Anxiety vs. ADHD in Kids: Similarities and Differences

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Does your child or other loved one have difficulty concentrating, poor performance at school, heightened reactivity to situations, sleep disturbances, restlessness, and distractibility? If so, you are likely aware of the impact these symptoms can have on the child and those that care about him or her. Perhaps you’ve even wondered whether this child has ADHD.

But did you know that these are all symptoms of anxiety as well? Anxiety and ADHD have many overlapping symptoms, which can make it difficult to understand the root cause of them. While a child with ADHD and a child experiencing anxiety may experience similar problems, these diagnoses bring about their own separate challenges and are handled differently by therapists based on individual needs. Thus, it is important that an informed diagnosis is made in order to develop the most thoughtful plan for the child.

The long and short of it is this: while children with ADHD are inherently inattentive, children with anxiety are likely to be inattentive as a side-effect of being “preoccupied” by their anxious thoughts and worries.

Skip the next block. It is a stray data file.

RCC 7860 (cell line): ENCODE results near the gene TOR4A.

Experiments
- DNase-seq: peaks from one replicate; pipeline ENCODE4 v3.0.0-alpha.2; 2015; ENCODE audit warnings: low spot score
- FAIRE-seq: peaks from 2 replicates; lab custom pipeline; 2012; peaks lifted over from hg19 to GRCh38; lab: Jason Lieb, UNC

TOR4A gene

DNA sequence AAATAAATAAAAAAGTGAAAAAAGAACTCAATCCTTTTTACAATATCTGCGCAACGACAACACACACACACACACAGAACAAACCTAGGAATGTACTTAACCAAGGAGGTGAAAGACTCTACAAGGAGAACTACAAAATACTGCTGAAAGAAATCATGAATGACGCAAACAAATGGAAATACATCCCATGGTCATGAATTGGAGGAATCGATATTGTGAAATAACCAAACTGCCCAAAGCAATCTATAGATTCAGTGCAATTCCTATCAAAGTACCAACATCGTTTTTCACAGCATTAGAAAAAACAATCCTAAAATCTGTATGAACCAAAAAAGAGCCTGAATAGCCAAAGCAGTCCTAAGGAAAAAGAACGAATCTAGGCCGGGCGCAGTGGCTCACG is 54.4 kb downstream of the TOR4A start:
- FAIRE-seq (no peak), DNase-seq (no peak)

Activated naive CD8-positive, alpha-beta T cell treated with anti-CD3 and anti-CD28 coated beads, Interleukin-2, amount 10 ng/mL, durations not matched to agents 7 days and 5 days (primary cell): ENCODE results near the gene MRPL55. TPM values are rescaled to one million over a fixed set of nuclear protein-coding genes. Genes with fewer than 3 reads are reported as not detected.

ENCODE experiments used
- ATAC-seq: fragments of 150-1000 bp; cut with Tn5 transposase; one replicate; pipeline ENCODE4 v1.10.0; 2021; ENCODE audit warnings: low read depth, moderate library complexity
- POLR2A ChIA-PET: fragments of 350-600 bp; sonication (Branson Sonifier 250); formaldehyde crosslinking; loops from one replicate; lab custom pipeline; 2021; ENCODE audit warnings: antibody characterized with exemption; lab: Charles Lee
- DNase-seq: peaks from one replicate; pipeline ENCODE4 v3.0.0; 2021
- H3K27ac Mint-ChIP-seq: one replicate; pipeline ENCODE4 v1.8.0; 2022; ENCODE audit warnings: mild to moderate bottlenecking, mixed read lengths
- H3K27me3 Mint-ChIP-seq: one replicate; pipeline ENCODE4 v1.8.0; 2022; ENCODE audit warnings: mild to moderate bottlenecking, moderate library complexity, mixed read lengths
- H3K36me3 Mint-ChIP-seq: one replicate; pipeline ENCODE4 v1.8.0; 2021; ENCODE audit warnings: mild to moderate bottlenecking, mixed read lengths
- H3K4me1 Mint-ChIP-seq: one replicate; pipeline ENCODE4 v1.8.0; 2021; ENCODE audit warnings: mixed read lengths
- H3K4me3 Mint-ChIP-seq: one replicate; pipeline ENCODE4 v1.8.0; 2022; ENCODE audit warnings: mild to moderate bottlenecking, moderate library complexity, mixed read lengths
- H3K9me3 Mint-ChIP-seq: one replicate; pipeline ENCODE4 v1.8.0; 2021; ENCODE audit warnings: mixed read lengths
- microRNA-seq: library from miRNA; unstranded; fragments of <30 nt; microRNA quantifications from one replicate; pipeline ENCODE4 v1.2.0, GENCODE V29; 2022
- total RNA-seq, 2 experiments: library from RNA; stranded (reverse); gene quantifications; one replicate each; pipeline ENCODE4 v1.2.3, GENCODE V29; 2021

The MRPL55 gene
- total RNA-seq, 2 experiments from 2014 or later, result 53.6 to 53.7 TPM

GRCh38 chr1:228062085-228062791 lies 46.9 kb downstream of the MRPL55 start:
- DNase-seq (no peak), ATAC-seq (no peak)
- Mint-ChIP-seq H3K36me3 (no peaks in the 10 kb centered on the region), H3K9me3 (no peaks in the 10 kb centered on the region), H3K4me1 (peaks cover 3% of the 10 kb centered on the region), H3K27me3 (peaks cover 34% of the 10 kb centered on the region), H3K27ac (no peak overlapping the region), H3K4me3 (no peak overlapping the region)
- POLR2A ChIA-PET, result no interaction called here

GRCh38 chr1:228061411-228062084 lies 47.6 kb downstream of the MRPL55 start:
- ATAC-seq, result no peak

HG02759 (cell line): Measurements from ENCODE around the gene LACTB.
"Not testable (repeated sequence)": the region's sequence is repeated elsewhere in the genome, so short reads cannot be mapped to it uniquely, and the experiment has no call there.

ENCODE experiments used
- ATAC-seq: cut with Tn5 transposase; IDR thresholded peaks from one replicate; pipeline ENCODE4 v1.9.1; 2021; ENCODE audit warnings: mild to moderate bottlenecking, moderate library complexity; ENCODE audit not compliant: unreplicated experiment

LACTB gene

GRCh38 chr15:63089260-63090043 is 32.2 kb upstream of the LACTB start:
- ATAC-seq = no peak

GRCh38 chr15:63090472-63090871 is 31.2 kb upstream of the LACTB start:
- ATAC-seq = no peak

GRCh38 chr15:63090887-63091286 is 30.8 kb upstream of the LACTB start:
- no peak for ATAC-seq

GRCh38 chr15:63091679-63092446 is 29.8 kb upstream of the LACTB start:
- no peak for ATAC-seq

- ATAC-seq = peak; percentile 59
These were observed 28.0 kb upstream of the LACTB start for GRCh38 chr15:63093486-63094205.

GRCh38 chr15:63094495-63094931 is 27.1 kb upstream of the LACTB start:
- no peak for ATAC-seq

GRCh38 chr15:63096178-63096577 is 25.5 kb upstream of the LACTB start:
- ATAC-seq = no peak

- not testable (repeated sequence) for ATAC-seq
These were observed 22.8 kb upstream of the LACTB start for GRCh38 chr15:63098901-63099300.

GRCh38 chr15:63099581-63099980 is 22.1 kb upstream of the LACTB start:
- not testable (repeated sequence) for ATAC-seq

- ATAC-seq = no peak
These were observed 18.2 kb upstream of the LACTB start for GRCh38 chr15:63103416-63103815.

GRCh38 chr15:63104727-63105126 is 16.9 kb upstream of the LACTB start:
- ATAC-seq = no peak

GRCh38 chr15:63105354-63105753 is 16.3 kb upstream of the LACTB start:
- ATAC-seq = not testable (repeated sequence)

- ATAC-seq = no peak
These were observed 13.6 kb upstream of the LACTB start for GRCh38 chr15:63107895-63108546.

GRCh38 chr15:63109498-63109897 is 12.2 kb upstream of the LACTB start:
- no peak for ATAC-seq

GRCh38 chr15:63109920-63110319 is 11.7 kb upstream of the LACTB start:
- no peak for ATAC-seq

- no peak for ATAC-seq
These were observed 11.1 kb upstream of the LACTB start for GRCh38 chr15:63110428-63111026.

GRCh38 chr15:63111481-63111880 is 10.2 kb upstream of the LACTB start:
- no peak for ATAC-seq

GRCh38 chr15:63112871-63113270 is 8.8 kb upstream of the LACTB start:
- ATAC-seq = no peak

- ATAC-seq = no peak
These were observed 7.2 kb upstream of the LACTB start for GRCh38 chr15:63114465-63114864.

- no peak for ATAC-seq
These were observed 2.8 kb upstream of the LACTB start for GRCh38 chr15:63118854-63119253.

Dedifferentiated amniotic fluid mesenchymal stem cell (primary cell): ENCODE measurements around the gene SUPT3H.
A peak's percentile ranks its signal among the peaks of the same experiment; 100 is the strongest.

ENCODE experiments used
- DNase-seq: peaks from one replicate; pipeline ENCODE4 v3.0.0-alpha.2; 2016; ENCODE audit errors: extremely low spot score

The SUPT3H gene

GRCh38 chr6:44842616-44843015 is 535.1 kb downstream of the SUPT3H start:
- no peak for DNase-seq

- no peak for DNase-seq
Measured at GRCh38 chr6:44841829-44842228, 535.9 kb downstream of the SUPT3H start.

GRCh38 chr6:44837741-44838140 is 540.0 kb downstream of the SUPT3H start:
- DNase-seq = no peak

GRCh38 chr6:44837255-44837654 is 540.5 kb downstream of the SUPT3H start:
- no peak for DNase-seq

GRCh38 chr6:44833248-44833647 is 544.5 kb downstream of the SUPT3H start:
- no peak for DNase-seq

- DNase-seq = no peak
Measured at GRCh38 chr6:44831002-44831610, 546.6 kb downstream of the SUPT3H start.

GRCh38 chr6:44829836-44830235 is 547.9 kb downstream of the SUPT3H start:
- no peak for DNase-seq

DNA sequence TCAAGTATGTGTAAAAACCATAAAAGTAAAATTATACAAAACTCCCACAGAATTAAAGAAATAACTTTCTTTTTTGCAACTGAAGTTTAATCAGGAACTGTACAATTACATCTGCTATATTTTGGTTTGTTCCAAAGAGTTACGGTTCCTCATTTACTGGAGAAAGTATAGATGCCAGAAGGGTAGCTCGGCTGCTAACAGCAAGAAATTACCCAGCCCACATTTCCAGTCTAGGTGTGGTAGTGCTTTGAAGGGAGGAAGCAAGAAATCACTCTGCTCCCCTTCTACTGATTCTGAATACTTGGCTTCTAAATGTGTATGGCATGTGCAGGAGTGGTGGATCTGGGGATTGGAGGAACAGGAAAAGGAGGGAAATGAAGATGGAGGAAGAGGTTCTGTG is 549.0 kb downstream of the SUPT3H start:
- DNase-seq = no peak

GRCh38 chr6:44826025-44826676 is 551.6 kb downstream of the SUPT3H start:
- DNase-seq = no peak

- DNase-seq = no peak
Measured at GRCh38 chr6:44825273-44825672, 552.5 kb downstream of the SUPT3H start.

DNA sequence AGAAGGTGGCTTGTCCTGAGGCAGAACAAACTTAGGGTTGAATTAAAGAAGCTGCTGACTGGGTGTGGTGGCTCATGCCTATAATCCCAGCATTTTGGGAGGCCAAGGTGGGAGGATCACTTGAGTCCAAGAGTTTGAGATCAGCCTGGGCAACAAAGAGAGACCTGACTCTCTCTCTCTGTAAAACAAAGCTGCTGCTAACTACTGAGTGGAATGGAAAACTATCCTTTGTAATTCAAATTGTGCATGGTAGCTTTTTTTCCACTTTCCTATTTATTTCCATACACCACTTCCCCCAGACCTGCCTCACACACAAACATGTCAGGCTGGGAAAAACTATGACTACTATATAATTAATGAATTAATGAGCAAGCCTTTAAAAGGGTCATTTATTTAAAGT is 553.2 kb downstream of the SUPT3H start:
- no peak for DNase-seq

There are some key behavioral differences between ADHD and anxiety that may guide you in understanding where your child or other loved one falls in regards to these separate diagnoses. Wheres distractibility and poor concentration are likely to be present across contexts for kids with ADHD, these symptoms caused by anxiety are more likely to fluctuate depending on the child’s level of anxiety at the time. For example, a child may experience increased anxiety at school as compared to at home, and thus have more difficulty concentrating in the classroom than at home.

Further, children with ADHD tend to be more impulsive and make short-sighted decisions; they may appear to be “fearless”. However, children with anxiety are likely to be more apprehensive and avoidant of feared situations. Further, children with anxiety are more likely to report physical symptoms such as headaches or stomachaches.

Of course, these diagnoses are not mutually exclusive, and it is possible for a child with ADHD to also experience anxiety. In this case, a creative therapy plan should be developed to help both the child handle their inattentive symptoms as well as their anxiety and fear.

You and your loved one deserve to make the first step toward a better life. Skilled therapists at GLPG are careful to make an educated decision in order to provide a child with the appropriate plan based on their symptoms. Choose from any of our convenient Metro Detroit locations to set up an appointment today.